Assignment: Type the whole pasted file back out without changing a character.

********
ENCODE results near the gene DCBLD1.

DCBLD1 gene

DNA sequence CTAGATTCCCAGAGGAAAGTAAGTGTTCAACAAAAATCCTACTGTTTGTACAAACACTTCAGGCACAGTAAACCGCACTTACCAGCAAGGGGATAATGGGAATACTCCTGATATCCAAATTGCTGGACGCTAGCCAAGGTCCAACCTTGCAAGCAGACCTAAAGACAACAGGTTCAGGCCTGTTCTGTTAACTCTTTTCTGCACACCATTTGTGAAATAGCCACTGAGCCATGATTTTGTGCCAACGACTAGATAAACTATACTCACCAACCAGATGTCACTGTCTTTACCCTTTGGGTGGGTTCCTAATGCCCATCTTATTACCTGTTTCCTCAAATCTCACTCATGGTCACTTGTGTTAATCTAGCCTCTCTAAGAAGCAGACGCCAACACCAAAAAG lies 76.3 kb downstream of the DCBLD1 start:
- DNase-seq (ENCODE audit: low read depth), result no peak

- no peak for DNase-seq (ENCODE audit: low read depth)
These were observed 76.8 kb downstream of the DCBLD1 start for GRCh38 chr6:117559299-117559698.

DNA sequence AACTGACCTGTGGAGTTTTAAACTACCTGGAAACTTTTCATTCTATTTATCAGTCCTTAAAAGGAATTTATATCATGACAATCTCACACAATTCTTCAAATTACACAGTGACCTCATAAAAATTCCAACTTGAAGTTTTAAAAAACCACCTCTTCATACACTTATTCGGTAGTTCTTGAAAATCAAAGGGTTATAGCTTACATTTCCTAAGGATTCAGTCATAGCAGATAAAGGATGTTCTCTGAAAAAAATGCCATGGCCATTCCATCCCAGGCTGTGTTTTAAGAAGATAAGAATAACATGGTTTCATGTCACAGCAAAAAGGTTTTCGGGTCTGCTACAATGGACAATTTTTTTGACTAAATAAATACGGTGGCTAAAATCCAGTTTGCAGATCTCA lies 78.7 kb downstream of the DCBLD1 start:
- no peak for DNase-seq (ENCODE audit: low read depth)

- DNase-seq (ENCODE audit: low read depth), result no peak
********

ENCODE results near the gene DCBLD1.

DCBLD1 gene

DNA sequence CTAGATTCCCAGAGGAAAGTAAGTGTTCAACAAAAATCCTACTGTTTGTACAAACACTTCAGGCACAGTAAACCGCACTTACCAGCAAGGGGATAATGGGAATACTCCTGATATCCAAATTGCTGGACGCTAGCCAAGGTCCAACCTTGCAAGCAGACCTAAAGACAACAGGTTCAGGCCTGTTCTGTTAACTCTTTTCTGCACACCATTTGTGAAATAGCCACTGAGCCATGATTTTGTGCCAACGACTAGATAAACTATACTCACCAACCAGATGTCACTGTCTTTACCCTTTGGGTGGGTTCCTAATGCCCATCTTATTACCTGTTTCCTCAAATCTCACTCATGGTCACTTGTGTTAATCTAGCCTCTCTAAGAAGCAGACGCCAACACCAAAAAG lies 76.3 kb downstream of the DCBLD1 start:
- DNase-seq (ENCODE audit: low read depth), result no peak

- no peak for DNase-seq (ENCODE audit: low read depth)
These were observed 76.8 kb downstream of the DCBLD1 start for GRCh38 chr6:117559299-117559698.

DNA sequence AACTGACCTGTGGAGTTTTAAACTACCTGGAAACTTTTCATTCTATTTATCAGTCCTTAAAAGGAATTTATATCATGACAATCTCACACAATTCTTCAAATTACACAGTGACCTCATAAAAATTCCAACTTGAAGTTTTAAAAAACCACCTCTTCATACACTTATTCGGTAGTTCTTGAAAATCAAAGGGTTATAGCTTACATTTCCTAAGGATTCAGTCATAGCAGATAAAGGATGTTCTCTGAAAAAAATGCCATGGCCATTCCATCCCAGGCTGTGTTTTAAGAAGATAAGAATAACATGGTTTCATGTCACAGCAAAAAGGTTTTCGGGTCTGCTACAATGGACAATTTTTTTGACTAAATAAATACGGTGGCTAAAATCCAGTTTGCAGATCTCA lies 78.7 kb downstream of the DCBLD1 start:
- no peak for DNase-seq (ENCODE audit: low read depth)

- DNase-seq (ENCODE audit: low read depth), result no peak